The dying thief who repented in his final moments entered paradise, where he is enjoying eternal life and everlasting fellowship with Christ just the same as Peter, James, and John, who literally gave their lives in service to the Savior.
The landowner in the parable represents God. The vineyard is the kingdom, the sphere of God’s rule. The laborers are believers, people who come into the service of the King. The day of work is their lifetime. The evening is eternity. The steward, perhaps, represents Jesus Christ, to whom has been committed all judgment. The denarius represents eternal life.
Note: this pay is not something the workers have earned. It is not given to them like a minimum wage in a fair exchange for labor done. It is far too much for that. Rather, this represents a gracious gift, a lavish endowment that exceeds the best reward any day worker could ever merit.
So this is the point: If you are a genuine believer, you receive the full benefits of God’s immeasurable grace, just like everyone else in God’s kingdom. Your place in heaven is not a timeshare where your access is determined by the length of time you spent doing the Lord’s work. The blessings of redemption are not doled out in quotas based on one’s personal achievements. Forgiveness is not measured by weighing our good deeds against our sins, nor is it partially withheld if we have sinned for too long or too badly.
Everyone who enters the kingdom receives the full abundance of God’s grace, mercy, and forgiveness. That’s true no matter how long you have worked in God’s kingdom. It’s true no matter how hard or how easy your circumstances are. It’s true whether your service was minimal or maximal; whether you die as a martyr in the prime of life or live a fairly peaceful life and die of old age. It’s as true of those who come to Christ in adolescence as it is of those who genuinely repent of their sins at the end of a profligate life.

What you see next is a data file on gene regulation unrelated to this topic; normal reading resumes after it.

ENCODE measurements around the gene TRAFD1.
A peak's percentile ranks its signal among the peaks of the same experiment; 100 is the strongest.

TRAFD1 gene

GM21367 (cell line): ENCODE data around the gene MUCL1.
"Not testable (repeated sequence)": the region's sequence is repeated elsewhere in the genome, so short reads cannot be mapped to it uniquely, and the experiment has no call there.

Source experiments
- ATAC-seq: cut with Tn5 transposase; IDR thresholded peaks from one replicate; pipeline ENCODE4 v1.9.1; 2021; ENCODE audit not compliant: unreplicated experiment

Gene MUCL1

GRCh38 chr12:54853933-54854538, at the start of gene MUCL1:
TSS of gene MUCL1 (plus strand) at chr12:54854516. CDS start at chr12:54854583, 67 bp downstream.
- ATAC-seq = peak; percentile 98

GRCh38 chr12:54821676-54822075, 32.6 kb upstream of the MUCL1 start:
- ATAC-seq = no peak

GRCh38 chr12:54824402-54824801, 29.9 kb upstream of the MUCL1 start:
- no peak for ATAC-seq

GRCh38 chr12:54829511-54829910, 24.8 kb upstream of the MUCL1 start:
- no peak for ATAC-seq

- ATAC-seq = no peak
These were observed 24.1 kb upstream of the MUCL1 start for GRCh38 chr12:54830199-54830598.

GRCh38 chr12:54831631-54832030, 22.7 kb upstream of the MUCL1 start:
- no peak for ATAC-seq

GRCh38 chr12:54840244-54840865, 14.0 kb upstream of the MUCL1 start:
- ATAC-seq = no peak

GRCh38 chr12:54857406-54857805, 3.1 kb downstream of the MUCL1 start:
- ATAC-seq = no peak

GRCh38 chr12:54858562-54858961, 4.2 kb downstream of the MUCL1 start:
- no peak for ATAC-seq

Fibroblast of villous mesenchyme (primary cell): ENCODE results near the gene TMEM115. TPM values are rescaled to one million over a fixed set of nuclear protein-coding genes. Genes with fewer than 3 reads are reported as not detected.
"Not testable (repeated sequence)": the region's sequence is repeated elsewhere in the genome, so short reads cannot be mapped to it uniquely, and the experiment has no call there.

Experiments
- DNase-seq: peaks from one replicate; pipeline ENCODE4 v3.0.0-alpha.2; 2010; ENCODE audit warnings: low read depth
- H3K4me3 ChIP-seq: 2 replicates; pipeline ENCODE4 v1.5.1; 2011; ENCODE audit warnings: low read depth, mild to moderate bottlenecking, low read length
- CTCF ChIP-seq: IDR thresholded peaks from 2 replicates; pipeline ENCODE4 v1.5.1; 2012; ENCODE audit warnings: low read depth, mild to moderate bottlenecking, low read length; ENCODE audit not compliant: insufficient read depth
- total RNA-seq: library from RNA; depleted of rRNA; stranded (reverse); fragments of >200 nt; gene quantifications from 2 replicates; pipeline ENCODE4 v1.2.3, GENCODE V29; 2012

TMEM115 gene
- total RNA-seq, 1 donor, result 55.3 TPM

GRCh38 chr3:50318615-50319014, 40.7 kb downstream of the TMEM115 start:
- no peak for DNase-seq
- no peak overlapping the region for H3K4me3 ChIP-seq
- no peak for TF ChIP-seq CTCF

When this earthly life is over, if you are a believer, you will go to be with Christ, just like that thief on the cross (Luke 23:43); just like the apostle Paul (2 Corinthians 5:8); and just like every other saint who has died since.
Heaven is not a reward for long service or hard work. Some people serve Christ their entire lives, and some for a very short time. We all enter into the same eternal life. We all will receive the same spiritual blessings in heaven.
If that seems inequitable, remember that it is far more than any of us deserve. The benefits of the kingdom are the same for everyone because we are redeemed in the first place only by God’s grace, and nothing else. That’s truly good news for you and me; we don’t have to earn our way into the kingdom. Heaven is not based on our merit.